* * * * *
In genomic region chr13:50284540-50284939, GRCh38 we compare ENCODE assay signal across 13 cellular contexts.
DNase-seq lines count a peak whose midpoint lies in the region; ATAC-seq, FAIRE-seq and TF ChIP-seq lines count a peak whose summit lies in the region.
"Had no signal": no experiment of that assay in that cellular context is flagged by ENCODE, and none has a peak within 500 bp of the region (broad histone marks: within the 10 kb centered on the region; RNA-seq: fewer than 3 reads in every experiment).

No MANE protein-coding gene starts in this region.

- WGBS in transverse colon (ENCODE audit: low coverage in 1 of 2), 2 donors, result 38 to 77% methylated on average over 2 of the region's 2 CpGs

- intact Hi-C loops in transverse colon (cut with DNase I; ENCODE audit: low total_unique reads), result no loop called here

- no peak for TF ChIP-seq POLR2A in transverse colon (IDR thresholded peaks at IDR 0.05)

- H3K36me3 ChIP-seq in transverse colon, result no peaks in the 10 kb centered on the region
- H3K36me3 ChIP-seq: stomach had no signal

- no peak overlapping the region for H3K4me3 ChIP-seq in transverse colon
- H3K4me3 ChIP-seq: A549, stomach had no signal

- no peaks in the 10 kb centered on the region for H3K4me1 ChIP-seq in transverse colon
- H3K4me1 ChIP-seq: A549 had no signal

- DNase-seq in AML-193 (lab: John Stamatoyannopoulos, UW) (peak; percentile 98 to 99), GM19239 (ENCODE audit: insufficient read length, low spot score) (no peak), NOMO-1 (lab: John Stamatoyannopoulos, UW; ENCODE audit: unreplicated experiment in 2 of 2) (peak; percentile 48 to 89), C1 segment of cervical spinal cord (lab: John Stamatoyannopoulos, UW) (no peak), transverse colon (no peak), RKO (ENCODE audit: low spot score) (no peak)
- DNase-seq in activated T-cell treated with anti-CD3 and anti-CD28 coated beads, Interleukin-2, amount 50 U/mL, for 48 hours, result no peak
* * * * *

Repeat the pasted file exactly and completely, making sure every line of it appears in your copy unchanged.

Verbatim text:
In genomic region chr13:50284540-50284939, GRCh38 we compare ENCODE assay signal across 13 cellular contexts.
DNase-seq lines count a peak whose midpoint lies in the region; ATAC-seq, FAIRE-seq and TF ChIP-seq lines count a peak whose summit lies in the region.
"Had no signal": no experiment of that assay in that cellular context is flagged by ENCODE, and none has a peak within 500 bp of the region (broad histone marks: within the 10 kb centered on the region; RNA-seq: fewer than 3 reads in every experiment).

No MANE protein-coding gene starts in this region.

- WGBS in transverse colon (ENCODE audit: low coverage in 1 of 2), 2 donors, result 38 to 77% methylated on average over 2 of the region's 2 CpGs

- intact Hi-C loops in transverse colon (cut with DNase I; ENCODE audit: low total_unique reads), result no loop called here

- no peak for TF ChIP-seq POLR2A in transverse colon (IDR thresholded peaks at IDR 0.05)

- H3K36me3 ChIP-seq in transverse colon, result no peaks in the 10 kb centered on the region
- H3K36me3 ChIP-seq: stomach had no signal

- no peak overlapping the region for H3K4me3 ChIP-seq in transverse colon
- H3K4me3 ChIP-seq: A549, stomach had no signal

- no peaks in the 10 kb centered on the region for H3K4me1 ChIP-seq in transverse colon
- H3K4me1 ChIP-seq: A549 had no signal

- DNase-seq in AML-193 (lab: John Stamatoyannopoulos, UW) (peak; percentile 98 to 99), GM19239 (ENCODE audit: insufficient read length, low spot score) (no peak), NOMO-1 (lab: John Stamatoyannopoulos, UW; ENCODE audit: unreplicated experiment in 2 of 2) (peak; percentile 48 to 89), C1 segment of cervical spinal cord (lab: John Stamatoyannopoulos, UW) (no peak), transverse colon (no peak), RKO (ENCODE audit: low spot score) (no peak)
- DNase-seq in activated T-cell treated with anti-CD3 and anti-CD28 coated beads, Interleukin-2, amount 50 U/mL, for 48 hours, result no peak